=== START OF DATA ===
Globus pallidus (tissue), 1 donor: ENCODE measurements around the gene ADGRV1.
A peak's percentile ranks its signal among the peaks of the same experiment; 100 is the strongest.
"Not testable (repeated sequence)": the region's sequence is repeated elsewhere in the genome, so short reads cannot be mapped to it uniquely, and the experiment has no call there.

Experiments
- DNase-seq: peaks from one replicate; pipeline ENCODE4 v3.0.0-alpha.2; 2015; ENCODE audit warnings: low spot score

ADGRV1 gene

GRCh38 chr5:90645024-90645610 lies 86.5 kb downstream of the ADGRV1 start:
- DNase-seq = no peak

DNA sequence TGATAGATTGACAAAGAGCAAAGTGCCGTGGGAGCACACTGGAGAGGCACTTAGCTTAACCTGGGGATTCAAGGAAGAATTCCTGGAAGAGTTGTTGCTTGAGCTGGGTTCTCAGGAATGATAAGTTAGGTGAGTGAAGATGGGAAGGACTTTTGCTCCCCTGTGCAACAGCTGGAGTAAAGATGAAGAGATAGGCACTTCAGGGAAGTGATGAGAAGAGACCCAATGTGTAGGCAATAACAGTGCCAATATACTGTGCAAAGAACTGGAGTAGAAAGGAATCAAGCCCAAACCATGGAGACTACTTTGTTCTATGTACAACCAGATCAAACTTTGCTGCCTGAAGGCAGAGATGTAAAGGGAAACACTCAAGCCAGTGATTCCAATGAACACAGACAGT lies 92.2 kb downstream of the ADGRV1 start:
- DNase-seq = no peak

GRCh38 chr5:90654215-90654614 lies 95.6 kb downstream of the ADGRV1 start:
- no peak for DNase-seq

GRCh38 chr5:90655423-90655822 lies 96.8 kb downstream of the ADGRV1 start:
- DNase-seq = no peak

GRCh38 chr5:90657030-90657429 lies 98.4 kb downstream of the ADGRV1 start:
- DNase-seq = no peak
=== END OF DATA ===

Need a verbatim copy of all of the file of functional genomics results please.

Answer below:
Globus pallidus (tissue), 1 donor: ENCODE measurements around the gene ADGRV1.
A peak's percentile ranks its signal among the peaks of the same experiment; 100 is the strongest.
"Not testable (repeated sequence)": the region's sequence is repeated elsewhere in the genome, so short reads cannot be mapped to it uniquely, and the experiment has no call there.

Experiments
- DNase-seq: peaks from one replicate; pipeline ENCODE4 v3.0.0-alpha.2; 2015; ENCODE audit warnings: low spot score

ADGRV1 gene

GRCh38 chr5:90645024-90645610 lies 86.5 kb downstream of the ADGRV1 start:
- DNase-seq = no peak

DNA sequence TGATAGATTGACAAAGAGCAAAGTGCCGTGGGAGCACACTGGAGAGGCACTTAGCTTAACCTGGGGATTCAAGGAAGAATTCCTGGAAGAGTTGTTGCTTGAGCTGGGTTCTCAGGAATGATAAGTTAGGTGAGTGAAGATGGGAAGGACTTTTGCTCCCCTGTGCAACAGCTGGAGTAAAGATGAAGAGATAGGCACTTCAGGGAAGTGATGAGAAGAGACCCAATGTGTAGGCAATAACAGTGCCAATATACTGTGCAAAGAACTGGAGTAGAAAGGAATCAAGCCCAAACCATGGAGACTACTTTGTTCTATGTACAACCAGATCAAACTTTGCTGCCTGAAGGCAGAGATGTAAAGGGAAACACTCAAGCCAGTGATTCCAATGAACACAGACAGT lies 92.2 kb downstream of the ADGRV1 start:
- DNase-seq = no peak

GRCh38 chr5:90654215-90654614 lies 95.6 kb downstream of the ADGRV1 start:
- no peak for DNase-seq

GRCh38 chr5:90655423-90655822 lies 96.8 kb downstream of the ADGRV1 start:
- DNase-seq = no peak

GRCh38 chr5:90657030-90657429 lies 98.4 kb downstream of the ADGRV1 start:
- DNase-seq = no peak